Wheel Physics, and Multiphysics Problems

CS 493/693 Lecture, Dr. Lawlor

Traction Forces

Along the axle: An unpowered wheel can only apply sustained forces in the direction along the axle: dot(appliedforce,axledir)*axledir.  Forces in other directions, along the wheel's rim, just cause the wheel to rotate.  Projecting the ground/car relative velocity into forces along the axle direction allows a totally unpowered set of front wheels to reliably steer a rear-wheel drive car.

Across the axle: Engine torque turns the tires, or brakes stop the tires, both of which use the tire to apply forces to the ground perpendicular to the axle.  Since a single car's tire forces don't cause the planet to move very much, we can quite accurately treat the axles themselves as a source of thrust, rather like jet propulsion.

One element that should be accounted for is the coefficient of friction between the tire and ground.  Depending on how much downward pressure the car's chassis is applying to the wheel (and this can be zero when approaching a rollover event), there is a limit to how much force the wheel can apply to the ground before contact breaks loose and the car begins to slide.  The coefficient of dynamic friction is normally much smaller than that of static friction: dry concrete on soft warm clean rubber has a coefficient of friction near 1.0; wet ice on frozen rubber has a coefficient of friction (static or dynamic) near zero, as anybody on an icy road can attest.  Currently bunnyracer does not explicitly account for the coefficient of friction.

Finally, wheels only apply traction forces when in contact with the ground.  This sounds trivial, but determining whether the wheels are contacting the ground must be an explicit check, and can be different for each wheel during rollover events.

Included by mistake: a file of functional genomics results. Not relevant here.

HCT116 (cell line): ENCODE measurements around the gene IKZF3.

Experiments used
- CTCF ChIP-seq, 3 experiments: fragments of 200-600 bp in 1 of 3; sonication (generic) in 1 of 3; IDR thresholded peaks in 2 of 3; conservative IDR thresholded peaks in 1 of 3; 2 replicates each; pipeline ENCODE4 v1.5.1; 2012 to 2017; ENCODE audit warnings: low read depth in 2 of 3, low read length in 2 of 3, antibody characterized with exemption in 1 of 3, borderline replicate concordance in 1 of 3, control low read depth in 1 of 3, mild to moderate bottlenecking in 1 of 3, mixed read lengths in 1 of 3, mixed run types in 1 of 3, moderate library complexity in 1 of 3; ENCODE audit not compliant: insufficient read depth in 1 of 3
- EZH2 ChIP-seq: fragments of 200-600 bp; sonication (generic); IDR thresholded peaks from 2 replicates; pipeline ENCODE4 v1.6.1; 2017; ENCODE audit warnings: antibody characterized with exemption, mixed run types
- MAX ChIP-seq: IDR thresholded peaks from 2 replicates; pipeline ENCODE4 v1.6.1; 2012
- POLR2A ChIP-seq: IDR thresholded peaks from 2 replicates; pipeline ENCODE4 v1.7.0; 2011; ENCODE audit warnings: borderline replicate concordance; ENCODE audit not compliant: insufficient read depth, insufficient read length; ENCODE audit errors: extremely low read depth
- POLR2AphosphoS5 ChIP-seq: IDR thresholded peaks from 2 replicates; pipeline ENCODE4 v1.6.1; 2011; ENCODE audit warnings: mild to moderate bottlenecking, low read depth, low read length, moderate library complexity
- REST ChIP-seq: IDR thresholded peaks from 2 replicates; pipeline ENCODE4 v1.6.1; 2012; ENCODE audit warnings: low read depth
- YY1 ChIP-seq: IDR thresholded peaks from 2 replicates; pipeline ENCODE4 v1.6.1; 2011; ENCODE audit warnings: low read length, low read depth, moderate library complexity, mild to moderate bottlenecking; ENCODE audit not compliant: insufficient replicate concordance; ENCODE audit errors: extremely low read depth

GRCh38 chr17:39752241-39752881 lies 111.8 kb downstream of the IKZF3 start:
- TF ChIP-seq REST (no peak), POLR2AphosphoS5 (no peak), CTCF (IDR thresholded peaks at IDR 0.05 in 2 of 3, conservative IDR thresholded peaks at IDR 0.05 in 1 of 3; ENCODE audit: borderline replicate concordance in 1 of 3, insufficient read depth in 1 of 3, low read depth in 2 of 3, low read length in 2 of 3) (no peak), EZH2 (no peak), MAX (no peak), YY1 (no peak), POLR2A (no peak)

Stability

As we saw in class, simulation stability problems are common when joining multiple independent physics together.  In particular, we found:
• A longer axle can more easily support the wheel's torques, especially dynamic torques during ground collisions.  In particular, Ben suggested using the excellent old model-car trick of running the axles straight across the frame, so you have two long axles at front and back instead of four shorter ones for each tire.  This led to dramatically increased stability, and some crash resilience.
• The dynamic interplay between tire forces and solid tet simulation is surprisingly complex.  I ended up tweaking the bunny model several times to provide more supporting tets over the axles, since skinny parts can easily fold up on themselves.  This is a situation where our simple spring-based tetrahedra are much less robust than a more complex solid formulation.
• Adding a short gap between the height where traction forces apply, and the height where we enforce the vertical boundary condition, led to more stable operation.  Changing both a particle's position and net force at exactly the same spot (when the wheel contacts the ground) is an excellent way to drive the particle into oscillations; while applying the same changes separately results in no oscillation.